In the spirit of the Copenhagen climate negotiations I thought it would be appropriate to discuss Darfur in the context of climate change. Darfur is perhaps the first armed conflict sparked by environmental erosion –particularly drought- and judging by the severity of the fighting it is rather disturbing to imagine how resource conflicts between major armed powers (for example, competition for water between Pakistan, India and China) might unfold in the near future. Indeed, professional militaries around the world have already commissioned studies into the potential for climate change-induced warfare. For these reasons Darfur is more than another example of civil war, of which it is not even the latest, but a dark omen for a future that may well materialize around the world if the Copenhagen talks fail to decisively address climate change.
Darfur activists have been accused of ignoring the environmental roots of the conflict, arguing that such attention absolves the Sudanese government of any wrong-doing despite its brutal military response to the region’s suffering. However, it is critical that we recognize desertification as the crucial element of the conflict’s outbreak, and acknowledge that without an alternative source of water no lasting peace can be sustained in the region.
In recent years climate scientists have plugged historical records of sea-surface temperatures into atmospheric computer models and concluded that African monsoons will decline still further, leaving the continent with less water. As the Sahara desert maintains its relentless march southward nomadic herders from northern Darfur are becoming increasingly dependent on the more plentiful water supplies of southern farmers. Where historically cultivated water agreements once governed the peaceful distribution of the precious resource, northern arrivals are now finding themselves forced to pay for access to wells. With a 40 percent decline in annual rainfall over the past 25-30 years, sedentary farmers feel obligated to guard their water against outsiders.
The competition for water does not end in Darfur, however, but reaches across the border into Chad where countless refugees queue up every day for miserable rations of water from humanitarian agencies. Water is no more plentiful in Chad than it is in Darfur with Lake Chad, that great inland sea that once sustained twenty million people in west-central Africa, losing 90 percent of its surface area over the past three decades. With Chad, Nigeria, Cameroon and Niger heavily dependent on the fast disappearing reservoir, a far broader conflict threatens to erupt on the very doorstep of Darfur.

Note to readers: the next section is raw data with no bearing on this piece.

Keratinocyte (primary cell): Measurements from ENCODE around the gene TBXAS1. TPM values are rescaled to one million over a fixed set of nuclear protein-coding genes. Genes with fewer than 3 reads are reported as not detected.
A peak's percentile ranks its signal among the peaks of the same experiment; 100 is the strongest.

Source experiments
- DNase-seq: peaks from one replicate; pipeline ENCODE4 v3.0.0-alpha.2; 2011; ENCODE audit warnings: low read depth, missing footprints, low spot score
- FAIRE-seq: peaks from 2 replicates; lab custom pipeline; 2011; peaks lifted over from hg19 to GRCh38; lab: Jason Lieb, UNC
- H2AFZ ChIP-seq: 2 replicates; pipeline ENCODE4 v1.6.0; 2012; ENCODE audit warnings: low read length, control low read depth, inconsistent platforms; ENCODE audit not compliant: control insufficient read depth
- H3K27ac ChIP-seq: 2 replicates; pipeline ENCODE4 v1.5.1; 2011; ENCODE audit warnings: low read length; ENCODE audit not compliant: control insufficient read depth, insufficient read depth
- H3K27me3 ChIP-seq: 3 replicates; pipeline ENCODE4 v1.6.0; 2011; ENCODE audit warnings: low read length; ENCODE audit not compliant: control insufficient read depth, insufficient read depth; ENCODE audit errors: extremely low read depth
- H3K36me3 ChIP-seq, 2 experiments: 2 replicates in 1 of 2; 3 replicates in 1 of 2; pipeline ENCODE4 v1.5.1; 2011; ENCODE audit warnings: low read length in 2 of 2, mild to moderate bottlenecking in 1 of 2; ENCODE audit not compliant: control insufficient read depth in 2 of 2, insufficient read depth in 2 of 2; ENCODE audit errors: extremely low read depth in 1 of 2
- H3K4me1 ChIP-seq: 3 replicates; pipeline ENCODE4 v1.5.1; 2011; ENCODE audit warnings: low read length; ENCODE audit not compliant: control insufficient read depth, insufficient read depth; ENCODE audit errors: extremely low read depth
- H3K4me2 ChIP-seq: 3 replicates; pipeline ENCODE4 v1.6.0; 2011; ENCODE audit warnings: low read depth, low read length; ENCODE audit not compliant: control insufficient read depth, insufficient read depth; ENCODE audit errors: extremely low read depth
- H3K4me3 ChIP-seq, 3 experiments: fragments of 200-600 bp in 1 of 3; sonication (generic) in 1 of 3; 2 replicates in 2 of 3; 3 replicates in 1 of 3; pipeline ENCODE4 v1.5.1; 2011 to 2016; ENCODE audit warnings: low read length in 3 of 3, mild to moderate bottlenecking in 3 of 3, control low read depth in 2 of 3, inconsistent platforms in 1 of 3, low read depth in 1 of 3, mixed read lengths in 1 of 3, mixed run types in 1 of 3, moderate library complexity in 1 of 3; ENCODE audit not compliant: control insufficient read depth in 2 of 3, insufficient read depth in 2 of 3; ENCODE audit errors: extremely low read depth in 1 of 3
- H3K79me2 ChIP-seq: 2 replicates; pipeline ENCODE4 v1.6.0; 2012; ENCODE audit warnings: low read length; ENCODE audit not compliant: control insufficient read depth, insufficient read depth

Underground reservoirs may offer an alternative, though temporary, source of water. A more permanent supply of water may be provided by artificial catchment basins, a system that is simple enough to be built at the community level and therefore easier to repair and maintain in the absence of technical experts from humanitarian agencies. Whatever the response, without arable land Darfur refugees can never return to their homes, and without land local authorities cannot build political alliances, conclude land deals or buy-off other tribes. In short, without land the social fabric of Darfur unravels. Darfur, Sudan and the entirety of central Africa can expect no permanent peace without water. The world should take heed, for what were problems once considered exclusive to Africa are fast becoming global.
Relief Web, “Sudan: Climate change escalates Darfur crisis,” http://www.reliefweb.int/rwarchive/rwb.nsf/db900sid/EKOI-75H3R9?OpenDocument&Click=
Global Policy Forum, “Shrinking of Lake Chad,” http://www.globalpolicy.org/component/content/article/198/40377.html
Stephen Faris, “The Real Roots of Darfur,” The Atlantic Monthly April 2007.
Also see Climate Wars by Gwynne Dyer.